Monday, 6 December, 2021

Ensure safety of expatriate female workers

Ensure safety of expatriate female workers

At present, expatriate men as well as expatriate women are playing an important role in the economy of Bangladesh. The journey of women workers in exile started in 1991 with the sending of 189 women workers abroad. According to the Bureau of Manpower, Employment and Training (BMET) of the Ministry of Expatriate Welfare and Overseas Employment, there are currently about 1,26,44,056 expatriates in 173 countries, of which 8,00,432 are women workers. Among them, there are 3,32,204 workers in Saudi Arabia.

In a country with a large population, more than two million male and females are being added to the labour market every year, but the employment generation rate is much lower than this. As a result, we are forced to think about labour migration.

At present about a million Bangladeshi women are working abroad. Most of them are facing the burden of torture and poverty. It often comes to our notice in the news that many of them have to work non-stop for long periods of time, without being paid their salaries on time, without being allowed to eat properly and often returning home after admitting insecurity, rape, physical and mental abuse.

According to the Refugee and Migrant Movement Research Unit, most of the remittances that came during the Corona period came through women workers. Which is about 69 per cent. Although women workers send almost all of their income to the country, we are indifferent to this huge share of women workers’ needs. According to statistics, 35 per cent of women returning home from abroad have confessed to physical or sexual abuse and 44 per cent of women have not been paid their dues.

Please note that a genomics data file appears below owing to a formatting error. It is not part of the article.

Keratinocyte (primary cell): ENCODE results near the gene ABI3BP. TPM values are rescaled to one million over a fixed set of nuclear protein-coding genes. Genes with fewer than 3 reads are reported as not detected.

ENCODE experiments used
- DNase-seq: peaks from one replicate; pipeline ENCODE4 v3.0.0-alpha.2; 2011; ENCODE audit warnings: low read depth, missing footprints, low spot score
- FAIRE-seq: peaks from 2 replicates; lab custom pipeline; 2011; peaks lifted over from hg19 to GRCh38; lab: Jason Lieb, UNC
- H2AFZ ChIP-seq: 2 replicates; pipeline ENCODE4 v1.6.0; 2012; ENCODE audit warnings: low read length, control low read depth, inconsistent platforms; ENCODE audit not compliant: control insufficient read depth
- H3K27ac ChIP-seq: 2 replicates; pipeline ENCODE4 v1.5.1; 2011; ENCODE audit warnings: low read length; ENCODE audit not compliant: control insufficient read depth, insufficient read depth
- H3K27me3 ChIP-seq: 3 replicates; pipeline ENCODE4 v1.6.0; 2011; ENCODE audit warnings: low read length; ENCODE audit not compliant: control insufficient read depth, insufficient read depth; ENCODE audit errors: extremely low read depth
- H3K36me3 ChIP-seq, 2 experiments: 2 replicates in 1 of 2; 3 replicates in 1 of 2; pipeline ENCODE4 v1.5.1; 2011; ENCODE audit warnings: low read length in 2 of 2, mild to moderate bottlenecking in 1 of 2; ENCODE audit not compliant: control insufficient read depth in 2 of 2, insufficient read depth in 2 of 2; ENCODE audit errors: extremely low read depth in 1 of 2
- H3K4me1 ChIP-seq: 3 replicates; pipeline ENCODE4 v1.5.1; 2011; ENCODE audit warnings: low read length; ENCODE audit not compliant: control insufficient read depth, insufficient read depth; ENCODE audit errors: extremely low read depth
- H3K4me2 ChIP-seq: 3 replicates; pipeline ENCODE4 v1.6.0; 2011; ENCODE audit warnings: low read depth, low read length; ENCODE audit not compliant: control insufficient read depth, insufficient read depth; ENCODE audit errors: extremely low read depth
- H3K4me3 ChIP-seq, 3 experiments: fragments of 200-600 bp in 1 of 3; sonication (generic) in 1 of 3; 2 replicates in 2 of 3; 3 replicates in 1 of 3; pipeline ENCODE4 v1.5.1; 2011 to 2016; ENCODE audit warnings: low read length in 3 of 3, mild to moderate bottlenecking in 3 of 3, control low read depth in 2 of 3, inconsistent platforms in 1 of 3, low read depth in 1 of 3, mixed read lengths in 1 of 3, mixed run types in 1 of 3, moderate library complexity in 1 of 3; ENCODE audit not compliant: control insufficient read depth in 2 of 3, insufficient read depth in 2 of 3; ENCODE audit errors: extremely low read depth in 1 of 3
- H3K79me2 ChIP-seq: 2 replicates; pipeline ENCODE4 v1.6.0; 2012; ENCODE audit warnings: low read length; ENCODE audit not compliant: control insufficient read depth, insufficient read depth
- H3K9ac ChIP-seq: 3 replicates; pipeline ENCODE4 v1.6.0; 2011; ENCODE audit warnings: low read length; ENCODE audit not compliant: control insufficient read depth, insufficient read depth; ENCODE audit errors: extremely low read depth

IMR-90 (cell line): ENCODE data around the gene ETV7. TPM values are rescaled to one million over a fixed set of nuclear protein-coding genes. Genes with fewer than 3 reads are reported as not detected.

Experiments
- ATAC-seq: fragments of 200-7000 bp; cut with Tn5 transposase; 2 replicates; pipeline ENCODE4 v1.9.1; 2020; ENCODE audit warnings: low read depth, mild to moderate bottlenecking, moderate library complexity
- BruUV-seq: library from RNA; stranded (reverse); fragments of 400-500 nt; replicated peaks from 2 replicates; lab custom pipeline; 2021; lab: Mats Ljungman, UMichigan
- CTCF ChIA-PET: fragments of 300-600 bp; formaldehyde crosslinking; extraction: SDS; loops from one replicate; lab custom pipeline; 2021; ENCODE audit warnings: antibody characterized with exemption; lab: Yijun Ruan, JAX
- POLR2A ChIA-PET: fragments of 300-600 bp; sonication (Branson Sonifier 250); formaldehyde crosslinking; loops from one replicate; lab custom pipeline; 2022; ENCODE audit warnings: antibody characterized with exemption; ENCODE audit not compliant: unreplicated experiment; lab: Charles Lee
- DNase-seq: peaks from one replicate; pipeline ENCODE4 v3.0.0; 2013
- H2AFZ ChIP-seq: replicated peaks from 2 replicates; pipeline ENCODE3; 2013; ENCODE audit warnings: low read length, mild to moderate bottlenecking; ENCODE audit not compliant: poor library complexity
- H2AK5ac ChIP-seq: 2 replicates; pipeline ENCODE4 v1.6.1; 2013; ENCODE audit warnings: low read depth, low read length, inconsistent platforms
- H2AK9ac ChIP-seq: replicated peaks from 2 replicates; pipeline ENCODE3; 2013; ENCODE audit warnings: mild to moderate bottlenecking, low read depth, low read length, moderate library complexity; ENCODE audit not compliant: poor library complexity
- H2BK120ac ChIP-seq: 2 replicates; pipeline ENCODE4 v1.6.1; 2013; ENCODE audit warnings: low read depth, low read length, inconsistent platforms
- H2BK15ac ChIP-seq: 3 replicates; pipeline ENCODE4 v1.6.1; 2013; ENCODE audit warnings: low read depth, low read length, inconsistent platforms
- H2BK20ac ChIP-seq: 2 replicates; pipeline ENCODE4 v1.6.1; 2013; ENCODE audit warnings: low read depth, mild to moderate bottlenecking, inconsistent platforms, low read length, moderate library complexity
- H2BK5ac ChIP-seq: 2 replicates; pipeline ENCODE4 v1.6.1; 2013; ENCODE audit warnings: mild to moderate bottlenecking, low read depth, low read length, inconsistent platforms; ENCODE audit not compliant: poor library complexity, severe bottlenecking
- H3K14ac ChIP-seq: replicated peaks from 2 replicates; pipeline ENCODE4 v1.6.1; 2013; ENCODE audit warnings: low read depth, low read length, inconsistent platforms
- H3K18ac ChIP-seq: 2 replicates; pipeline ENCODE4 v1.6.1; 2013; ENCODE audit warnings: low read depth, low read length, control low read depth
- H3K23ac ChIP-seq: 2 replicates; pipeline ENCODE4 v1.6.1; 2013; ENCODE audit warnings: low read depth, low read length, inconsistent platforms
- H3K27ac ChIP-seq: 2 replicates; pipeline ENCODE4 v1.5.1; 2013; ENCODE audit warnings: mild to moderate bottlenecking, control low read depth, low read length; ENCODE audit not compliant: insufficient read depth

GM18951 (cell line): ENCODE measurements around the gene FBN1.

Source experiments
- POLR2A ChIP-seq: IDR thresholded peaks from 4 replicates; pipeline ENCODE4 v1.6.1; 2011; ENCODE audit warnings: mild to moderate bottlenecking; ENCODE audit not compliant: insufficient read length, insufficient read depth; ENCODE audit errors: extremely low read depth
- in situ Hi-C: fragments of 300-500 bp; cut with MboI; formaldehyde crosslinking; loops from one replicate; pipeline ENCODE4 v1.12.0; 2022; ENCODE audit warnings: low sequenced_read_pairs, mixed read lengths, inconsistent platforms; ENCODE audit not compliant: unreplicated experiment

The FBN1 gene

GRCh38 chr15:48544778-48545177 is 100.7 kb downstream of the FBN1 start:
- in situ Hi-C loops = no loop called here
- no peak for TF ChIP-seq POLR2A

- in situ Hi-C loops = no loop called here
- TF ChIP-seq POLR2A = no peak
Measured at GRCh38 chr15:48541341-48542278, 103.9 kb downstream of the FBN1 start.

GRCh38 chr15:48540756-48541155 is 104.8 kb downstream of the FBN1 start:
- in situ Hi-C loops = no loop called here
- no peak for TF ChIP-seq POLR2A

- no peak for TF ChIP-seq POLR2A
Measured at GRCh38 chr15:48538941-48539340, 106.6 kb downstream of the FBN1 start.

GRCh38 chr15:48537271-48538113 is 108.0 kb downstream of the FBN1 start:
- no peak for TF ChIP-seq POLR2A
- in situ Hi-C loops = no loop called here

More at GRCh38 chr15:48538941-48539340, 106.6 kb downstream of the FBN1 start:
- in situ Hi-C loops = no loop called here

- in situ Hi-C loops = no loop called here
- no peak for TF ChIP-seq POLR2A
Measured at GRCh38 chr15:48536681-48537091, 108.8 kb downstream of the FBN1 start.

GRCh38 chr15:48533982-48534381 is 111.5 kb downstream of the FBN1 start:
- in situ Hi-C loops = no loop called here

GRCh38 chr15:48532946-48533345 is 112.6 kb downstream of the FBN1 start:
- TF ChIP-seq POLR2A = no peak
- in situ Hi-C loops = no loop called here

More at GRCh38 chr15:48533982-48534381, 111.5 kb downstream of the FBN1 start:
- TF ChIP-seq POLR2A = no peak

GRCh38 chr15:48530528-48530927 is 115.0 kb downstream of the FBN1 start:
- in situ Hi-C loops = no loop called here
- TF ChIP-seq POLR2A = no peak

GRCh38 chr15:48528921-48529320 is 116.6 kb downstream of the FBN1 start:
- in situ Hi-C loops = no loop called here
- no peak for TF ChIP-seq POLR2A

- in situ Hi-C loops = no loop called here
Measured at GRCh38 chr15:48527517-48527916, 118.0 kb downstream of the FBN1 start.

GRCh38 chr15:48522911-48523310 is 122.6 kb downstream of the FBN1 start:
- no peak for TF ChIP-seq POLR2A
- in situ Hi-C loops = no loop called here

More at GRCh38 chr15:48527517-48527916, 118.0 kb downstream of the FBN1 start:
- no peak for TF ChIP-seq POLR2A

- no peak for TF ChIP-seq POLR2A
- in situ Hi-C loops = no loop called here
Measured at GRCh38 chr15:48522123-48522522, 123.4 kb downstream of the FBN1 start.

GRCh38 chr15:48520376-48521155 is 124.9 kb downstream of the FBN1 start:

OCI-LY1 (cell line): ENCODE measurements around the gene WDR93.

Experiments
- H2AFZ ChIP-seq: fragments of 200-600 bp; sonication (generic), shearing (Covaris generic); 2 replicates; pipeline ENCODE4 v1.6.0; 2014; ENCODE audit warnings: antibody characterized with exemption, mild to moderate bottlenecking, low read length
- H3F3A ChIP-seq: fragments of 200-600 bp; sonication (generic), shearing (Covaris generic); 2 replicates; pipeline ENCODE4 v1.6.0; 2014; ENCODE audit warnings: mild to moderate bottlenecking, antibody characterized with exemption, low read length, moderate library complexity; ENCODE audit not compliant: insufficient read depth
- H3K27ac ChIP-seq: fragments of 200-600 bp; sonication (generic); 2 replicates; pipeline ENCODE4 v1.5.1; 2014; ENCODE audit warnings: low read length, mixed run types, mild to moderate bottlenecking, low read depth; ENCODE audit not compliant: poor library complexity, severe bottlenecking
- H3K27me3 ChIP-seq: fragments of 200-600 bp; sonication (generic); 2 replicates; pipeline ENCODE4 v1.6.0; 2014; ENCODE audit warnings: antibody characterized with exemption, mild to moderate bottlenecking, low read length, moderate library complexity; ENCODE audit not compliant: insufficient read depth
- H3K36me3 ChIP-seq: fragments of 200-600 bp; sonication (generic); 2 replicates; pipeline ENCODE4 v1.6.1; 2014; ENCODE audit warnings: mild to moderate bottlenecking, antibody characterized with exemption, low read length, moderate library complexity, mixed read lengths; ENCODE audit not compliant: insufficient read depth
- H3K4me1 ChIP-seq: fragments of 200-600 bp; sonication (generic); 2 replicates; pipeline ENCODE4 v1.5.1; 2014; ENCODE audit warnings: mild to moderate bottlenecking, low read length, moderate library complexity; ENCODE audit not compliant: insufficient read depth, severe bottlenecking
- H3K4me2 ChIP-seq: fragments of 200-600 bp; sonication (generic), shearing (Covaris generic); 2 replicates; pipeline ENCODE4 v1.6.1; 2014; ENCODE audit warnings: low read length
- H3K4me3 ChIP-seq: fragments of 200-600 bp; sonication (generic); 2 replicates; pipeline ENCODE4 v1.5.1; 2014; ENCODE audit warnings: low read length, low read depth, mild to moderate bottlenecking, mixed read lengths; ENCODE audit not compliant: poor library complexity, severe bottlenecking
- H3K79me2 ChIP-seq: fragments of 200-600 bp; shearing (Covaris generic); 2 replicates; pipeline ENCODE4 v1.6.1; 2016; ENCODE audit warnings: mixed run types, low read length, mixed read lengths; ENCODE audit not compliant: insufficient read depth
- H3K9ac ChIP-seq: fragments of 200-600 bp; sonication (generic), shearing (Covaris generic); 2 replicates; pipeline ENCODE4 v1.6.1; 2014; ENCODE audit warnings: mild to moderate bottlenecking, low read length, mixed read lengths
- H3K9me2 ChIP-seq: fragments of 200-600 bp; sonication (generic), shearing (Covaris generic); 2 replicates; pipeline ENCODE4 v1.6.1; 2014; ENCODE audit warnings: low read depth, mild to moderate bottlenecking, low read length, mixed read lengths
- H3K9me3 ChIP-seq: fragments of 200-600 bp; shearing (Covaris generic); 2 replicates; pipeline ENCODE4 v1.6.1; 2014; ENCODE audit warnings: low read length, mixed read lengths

In the year 2020, 4,25,698 workers have returned home from abroad due to the Corona epidemic, out of which 50,619 are women. Of which 22,000 returned again back to Saudi Arabia. Most of these women admit to being tortured in one way or another. As a result, even after returning to the country, these women workers are being subjected to degrading behaviour and inhumane treatment in the family as well as socially.

A recent study by the Bangladesh Institute of Labour Studies entitled "Social and Economic Status of Migrant Women Workers Returning to the Country'', found that 55 per cent of female workers returned home physically and 29 per cent mentally ill and 6 per cent did not receive treatment for mental illness. In addition, 75 per cent have no savings, 63 per cent are failing to meet the needs of their families and 36 per cent are considered low-caste women in society.

Although they have gone to the Middle East as domestic workers, many women are being raped by their landlords. Some of the raped women are also giving birth to children. A woman has been forced to return home empty-handed after handing over her six-month-old child. There are many more women who have been raped but not given birth to any child. They did not get any solution even after going to the court. A few days ago, a child whose identity was unknown was found near the luggage belt at the airport. It is believed that the child's mother left the unidentified child at the airport after returning from abroad.